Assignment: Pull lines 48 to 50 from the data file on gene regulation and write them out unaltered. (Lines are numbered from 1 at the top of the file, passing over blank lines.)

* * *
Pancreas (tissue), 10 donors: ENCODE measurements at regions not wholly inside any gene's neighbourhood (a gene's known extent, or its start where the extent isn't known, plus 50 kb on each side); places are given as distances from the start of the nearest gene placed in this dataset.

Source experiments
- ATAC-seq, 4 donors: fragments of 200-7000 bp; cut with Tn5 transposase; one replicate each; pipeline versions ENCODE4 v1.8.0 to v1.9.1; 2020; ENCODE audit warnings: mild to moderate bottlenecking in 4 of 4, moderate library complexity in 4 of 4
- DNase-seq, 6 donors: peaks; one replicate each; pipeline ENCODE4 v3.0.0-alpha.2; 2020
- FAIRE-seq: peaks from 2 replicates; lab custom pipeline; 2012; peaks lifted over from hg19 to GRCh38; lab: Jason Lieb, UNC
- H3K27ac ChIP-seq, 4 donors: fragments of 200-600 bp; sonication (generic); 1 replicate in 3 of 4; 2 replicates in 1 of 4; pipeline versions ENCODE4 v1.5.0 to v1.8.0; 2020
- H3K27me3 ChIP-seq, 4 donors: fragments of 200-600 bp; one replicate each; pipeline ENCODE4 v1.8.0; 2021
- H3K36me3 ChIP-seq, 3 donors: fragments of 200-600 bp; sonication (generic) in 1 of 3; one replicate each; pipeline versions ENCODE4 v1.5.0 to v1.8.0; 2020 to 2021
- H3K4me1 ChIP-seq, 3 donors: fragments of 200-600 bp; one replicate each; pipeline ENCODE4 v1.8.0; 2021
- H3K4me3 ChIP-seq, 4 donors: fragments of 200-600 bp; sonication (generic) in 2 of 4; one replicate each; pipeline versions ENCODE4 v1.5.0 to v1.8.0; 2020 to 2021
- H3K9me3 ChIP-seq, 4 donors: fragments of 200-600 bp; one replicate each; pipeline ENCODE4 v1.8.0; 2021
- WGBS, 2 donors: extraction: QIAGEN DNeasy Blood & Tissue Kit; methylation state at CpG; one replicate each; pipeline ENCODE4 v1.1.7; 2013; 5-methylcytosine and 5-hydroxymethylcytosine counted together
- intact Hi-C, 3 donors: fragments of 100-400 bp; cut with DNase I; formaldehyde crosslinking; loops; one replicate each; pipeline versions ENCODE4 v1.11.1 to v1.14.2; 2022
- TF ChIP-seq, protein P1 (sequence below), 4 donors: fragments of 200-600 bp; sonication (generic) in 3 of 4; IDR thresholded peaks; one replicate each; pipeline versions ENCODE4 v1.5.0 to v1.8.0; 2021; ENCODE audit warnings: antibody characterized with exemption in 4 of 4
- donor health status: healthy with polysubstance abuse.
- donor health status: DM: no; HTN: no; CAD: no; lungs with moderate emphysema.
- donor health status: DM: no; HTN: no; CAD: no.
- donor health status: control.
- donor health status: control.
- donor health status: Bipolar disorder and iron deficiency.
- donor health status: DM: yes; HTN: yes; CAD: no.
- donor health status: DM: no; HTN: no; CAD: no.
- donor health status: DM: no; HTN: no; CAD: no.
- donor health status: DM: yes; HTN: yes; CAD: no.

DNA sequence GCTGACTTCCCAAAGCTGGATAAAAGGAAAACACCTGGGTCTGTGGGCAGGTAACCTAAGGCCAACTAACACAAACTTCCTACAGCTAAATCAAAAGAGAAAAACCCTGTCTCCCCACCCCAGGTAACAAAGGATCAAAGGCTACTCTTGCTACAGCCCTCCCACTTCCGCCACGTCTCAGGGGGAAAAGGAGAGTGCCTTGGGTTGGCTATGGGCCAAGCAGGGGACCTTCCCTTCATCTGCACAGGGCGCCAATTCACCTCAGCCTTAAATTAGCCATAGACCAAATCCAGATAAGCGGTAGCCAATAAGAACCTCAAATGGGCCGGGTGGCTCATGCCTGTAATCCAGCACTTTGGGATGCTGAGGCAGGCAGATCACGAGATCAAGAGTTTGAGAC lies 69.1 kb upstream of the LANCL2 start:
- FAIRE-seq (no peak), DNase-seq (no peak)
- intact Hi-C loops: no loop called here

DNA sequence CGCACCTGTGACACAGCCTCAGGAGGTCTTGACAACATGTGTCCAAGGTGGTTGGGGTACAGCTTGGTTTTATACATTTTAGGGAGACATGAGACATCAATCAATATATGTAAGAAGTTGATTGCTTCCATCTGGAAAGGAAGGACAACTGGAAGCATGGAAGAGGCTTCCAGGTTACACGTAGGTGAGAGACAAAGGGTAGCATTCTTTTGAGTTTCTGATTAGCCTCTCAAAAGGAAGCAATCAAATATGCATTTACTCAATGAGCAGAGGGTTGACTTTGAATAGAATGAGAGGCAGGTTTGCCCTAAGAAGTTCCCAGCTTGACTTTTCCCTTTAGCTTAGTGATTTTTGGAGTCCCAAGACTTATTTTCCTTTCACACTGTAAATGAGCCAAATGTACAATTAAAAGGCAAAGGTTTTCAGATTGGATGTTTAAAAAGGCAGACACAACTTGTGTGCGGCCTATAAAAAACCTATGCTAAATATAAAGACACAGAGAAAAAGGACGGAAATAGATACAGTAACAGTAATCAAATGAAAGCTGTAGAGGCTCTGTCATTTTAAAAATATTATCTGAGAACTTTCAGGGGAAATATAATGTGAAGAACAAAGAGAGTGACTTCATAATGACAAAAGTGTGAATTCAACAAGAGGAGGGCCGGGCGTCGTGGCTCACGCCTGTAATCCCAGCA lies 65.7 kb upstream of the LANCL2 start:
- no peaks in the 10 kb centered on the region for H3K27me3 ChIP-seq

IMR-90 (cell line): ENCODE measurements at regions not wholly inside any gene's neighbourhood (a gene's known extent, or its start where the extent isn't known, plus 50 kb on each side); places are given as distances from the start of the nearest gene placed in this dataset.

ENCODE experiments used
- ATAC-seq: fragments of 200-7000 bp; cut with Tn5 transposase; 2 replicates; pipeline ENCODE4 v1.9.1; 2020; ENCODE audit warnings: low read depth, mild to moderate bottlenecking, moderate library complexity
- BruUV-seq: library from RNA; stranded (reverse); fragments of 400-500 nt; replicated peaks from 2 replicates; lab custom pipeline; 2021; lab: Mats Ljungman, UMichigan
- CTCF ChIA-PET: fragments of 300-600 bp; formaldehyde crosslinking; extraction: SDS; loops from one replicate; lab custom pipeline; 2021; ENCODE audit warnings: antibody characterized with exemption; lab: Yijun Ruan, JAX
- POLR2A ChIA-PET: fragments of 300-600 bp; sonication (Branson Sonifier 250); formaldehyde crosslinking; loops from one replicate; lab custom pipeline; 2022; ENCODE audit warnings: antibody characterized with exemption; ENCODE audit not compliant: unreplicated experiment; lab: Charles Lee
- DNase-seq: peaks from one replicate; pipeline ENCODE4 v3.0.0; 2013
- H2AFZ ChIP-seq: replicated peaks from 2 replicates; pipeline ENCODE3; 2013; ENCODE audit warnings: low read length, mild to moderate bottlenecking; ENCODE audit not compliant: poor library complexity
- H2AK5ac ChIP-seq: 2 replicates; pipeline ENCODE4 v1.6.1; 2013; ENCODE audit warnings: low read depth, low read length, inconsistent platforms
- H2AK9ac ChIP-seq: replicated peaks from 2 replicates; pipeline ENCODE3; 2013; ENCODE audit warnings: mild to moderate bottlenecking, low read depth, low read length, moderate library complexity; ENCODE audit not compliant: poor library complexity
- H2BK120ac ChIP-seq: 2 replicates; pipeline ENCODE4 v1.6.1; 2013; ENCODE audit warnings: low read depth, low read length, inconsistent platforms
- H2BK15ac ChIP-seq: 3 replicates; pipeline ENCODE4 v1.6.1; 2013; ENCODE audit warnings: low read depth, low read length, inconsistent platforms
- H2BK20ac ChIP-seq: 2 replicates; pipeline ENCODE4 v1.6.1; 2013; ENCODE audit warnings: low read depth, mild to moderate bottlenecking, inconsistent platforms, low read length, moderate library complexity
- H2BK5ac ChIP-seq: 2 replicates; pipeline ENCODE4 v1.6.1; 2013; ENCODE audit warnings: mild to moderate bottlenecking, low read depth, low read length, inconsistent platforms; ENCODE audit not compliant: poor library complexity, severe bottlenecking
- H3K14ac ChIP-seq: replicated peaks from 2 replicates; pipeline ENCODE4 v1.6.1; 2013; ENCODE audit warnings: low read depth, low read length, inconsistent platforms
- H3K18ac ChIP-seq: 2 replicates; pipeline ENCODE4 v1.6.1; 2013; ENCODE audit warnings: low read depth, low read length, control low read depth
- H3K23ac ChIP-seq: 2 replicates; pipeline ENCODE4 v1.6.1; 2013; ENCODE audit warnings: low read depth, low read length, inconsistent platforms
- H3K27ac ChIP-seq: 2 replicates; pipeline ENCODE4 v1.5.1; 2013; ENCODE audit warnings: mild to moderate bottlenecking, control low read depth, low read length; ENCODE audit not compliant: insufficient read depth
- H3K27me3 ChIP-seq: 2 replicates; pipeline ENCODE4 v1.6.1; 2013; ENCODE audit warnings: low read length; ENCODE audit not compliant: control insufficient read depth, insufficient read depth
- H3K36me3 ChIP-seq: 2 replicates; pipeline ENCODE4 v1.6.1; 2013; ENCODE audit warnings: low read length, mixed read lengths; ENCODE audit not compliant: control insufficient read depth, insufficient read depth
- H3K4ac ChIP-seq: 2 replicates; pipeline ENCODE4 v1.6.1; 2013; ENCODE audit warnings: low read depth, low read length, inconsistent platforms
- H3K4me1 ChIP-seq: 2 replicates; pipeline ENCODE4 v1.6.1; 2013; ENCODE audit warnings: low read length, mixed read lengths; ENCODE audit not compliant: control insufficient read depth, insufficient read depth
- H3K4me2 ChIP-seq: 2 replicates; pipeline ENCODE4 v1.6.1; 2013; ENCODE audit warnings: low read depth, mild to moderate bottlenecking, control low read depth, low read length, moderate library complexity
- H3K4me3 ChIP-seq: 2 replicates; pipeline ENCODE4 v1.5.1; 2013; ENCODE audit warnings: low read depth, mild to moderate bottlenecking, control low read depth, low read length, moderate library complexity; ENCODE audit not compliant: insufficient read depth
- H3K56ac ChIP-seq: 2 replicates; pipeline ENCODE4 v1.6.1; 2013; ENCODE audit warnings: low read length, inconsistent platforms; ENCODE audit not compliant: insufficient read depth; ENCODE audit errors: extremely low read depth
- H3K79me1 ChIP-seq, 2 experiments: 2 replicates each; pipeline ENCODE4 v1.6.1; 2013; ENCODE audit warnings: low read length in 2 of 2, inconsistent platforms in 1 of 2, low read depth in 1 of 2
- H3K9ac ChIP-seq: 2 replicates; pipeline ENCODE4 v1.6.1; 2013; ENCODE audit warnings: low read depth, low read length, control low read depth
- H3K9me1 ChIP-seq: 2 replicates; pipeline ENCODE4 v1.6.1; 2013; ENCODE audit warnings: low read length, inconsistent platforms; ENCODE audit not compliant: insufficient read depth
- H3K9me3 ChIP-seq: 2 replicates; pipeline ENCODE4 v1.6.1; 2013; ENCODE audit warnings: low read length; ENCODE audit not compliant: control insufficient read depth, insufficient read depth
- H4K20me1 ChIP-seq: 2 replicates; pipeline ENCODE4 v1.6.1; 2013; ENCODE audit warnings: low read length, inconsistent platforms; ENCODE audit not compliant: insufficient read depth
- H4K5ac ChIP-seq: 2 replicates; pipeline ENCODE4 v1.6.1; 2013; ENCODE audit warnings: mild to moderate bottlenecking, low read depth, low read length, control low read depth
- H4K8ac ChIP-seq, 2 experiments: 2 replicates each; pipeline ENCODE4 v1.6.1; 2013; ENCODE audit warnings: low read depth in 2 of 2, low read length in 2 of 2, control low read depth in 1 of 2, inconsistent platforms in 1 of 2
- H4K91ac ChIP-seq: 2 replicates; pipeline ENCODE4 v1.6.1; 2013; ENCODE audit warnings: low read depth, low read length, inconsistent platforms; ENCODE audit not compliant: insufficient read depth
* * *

- H3K27me3 ChIP-seq: 2 replicates; pipeline ENCODE4 v1.6.1; 2013; ENCODE audit warnings: low read length; ENCODE audit not compliant: control insufficient read depth, insufficient read depth
- H3K36me3 ChIP-seq: 2 replicates; pipeline ENCODE4 v1.6.1; 2013; ENCODE audit warnings: low read length, mixed read lengths; ENCODE audit not compliant: control insufficient read depth, insufficient read depth
- H3K4ac ChIP-seq: 2 replicates; pipeline ENCODE4 v1.6.1; 2013; ENCODE audit warnings: low read depth, low read length, inconsistent platforms